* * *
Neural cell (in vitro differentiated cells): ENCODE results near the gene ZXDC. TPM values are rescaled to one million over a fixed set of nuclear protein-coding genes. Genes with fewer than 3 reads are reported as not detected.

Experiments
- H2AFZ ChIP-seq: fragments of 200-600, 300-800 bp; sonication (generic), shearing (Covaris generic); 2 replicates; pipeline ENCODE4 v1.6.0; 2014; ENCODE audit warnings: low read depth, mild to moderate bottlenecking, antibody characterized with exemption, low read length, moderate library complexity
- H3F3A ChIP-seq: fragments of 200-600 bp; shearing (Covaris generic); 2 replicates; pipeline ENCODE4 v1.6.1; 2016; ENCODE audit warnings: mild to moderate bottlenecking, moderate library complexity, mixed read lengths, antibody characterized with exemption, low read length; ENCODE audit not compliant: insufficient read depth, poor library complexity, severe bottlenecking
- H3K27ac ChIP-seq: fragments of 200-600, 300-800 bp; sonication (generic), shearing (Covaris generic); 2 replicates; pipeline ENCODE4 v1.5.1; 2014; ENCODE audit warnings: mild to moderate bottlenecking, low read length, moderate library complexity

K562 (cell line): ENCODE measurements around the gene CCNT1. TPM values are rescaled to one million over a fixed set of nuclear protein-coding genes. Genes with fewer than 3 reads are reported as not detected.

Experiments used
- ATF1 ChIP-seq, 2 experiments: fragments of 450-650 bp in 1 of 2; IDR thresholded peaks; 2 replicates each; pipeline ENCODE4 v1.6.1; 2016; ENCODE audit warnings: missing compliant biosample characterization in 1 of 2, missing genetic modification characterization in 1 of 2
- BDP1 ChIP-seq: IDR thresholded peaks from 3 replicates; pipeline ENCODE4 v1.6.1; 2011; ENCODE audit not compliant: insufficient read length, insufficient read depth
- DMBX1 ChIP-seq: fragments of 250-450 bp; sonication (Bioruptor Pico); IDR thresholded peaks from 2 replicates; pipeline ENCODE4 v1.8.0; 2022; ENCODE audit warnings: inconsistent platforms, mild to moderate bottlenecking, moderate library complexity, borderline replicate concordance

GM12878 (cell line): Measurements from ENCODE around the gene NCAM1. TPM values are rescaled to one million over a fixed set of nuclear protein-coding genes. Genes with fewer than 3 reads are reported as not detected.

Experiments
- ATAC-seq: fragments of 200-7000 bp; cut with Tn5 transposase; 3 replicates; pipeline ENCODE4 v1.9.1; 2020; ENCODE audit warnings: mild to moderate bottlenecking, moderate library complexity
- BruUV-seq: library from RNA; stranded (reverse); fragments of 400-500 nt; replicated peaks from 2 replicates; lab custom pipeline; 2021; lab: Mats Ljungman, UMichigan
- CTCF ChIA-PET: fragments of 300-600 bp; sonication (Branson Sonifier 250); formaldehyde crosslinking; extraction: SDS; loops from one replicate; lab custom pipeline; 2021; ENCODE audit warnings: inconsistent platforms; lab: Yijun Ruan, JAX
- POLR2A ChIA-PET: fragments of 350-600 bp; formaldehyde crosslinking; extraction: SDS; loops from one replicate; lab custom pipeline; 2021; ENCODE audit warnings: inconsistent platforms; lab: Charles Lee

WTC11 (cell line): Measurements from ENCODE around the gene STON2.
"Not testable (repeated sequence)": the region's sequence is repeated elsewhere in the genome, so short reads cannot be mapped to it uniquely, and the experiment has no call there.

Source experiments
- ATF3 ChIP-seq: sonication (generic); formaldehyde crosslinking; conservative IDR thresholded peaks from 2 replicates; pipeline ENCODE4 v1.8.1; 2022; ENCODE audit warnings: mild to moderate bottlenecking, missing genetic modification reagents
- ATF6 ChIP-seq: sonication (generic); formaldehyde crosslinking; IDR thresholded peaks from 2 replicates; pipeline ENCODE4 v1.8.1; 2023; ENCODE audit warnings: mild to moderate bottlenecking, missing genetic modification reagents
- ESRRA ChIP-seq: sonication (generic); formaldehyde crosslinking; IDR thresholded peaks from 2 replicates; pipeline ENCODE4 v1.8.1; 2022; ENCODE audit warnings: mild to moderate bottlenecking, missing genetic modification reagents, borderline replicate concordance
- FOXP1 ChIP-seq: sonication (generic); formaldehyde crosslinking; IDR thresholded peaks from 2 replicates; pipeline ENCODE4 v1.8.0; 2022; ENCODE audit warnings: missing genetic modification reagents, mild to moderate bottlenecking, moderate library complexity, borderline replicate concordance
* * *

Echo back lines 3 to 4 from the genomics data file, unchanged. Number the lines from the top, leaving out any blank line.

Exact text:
- H2AFZ ChIP-seq: fragments of 200-600, 300-800 bp; sonication (generic), shearing (Covaris generic); 2 replicates; pipeline ENCODE4 v1.6.0; 2014; ENCODE audit warnings: low read depth, mild to moderate bottlenecking, antibody characterized with exemption, low read length, moderate library complexity
- H3F3A ChIP-seq: fragments of 200-600 bp; shearing (Covaris generic); 2 replicates; pipeline ENCODE4 v1.6.1; 2016; ENCODE audit warnings: mild to moderate bottlenecking, moderate library complexity, mixed read lengths, antibody characterized with exemption, low read length; ENCODE audit not compliant: insufficient read depth, poor library complexity, severe bottlenecking